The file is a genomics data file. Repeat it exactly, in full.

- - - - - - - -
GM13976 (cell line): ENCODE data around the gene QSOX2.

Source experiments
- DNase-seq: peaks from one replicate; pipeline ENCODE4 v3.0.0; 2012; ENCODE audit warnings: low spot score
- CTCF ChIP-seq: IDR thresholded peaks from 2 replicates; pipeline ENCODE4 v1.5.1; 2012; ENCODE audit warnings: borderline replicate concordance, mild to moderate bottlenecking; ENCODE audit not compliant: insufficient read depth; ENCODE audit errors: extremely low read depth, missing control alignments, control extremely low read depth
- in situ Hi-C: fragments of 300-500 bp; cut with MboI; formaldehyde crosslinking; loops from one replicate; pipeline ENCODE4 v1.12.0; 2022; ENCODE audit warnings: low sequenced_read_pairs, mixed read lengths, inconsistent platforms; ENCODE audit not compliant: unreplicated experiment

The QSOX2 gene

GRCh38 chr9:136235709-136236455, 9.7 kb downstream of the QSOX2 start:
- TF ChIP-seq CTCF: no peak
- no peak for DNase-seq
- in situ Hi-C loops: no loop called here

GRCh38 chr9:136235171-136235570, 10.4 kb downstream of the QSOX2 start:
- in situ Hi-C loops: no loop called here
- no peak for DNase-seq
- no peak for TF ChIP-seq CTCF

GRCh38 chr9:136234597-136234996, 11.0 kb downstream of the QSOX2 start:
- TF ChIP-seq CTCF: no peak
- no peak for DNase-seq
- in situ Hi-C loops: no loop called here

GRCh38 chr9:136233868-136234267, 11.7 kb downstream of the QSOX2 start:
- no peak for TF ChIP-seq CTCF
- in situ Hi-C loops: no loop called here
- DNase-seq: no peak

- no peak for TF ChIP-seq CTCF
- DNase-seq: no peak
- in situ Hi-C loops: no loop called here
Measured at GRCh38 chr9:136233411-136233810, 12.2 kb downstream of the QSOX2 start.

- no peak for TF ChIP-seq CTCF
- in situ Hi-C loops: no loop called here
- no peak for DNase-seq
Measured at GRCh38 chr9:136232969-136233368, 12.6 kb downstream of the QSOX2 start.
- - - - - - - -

GM13976 (cell line): ENCODE data around the gene QSOX2.

Source experiments
- DNase-seq: peaks from one replicate; pipeline ENCODE4 v3.0.0; 2012; ENCODE audit warnings: low spot score
- CTCF ChIP-seq: IDR thresholded peaks from 2 replicates; pipeline ENCODE4 v1.5.1; 2012; ENCODE audit warnings: borderline replicate concordance, mild to moderate bottlenecking; ENCODE audit not compliant: insufficient read depth; ENCODE audit errors: extremely low read depth, missing control alignments, control extremely low read depth
- in situ Hi-C: fragments of 300-500 bp; cut with MboI; formaldehyde crosslinking; loops from one replicate; pipeline ENCODE4 v1.12.0; 2022; ENCODE audit warnings: low sequenced_read_pairs, mixed read lengths, inconsistent platforms; ENCODE audit not compliant: unreplicated experiment

The QSOX2 gene

GRCh38 chr9:136235709-136236455, 9.7 kb downstream of the QSOX2 start:
- TF ChIP-seq CTCF: no peak
- no peak for DNase-seq
- in situ Hi-C loops: no loop called here

GRCh38 chr9:136235171-136235570, 10.4 kb downstream of the QSOX2 start:
- in situ Hi-C loops: no loop called here
- no peak for DNase-seq
- no peak for TF ChIP-seq CTCF

GRCh38 chr9:136234597-136234996, 11.0 kb downstream of the QSOX2 start:
- TF ChIP-seq CTCF: no peak
- no peak for DNase-seq
- in situ Hi-C loops: no loop called here

GRCh38 chr9:136233868-136234267, 11.7 kb downstream of the QSOX2 start:
- no peak for TF ChIP-seq CTCF
- in situ Hi-C loops: no loop called here
- DNase-seq: no peak

- no peak for TF ChIP-seq CTCF
- DNase-seq: no peak
- in situ Hi-C loops: no loop called here
Measured at GRCh38 chr9:136233411-136233810, 12.2 kb downstream of the QSOX2 start.

- no peak for TF ChIP-seq CTCF
- in situ Hi-C loops: no loop called here
- no peak for DNase-seq
Measured at GRCh38 chr9:136232969-136233368, 12.6 kb downstream of the QSOX2 start.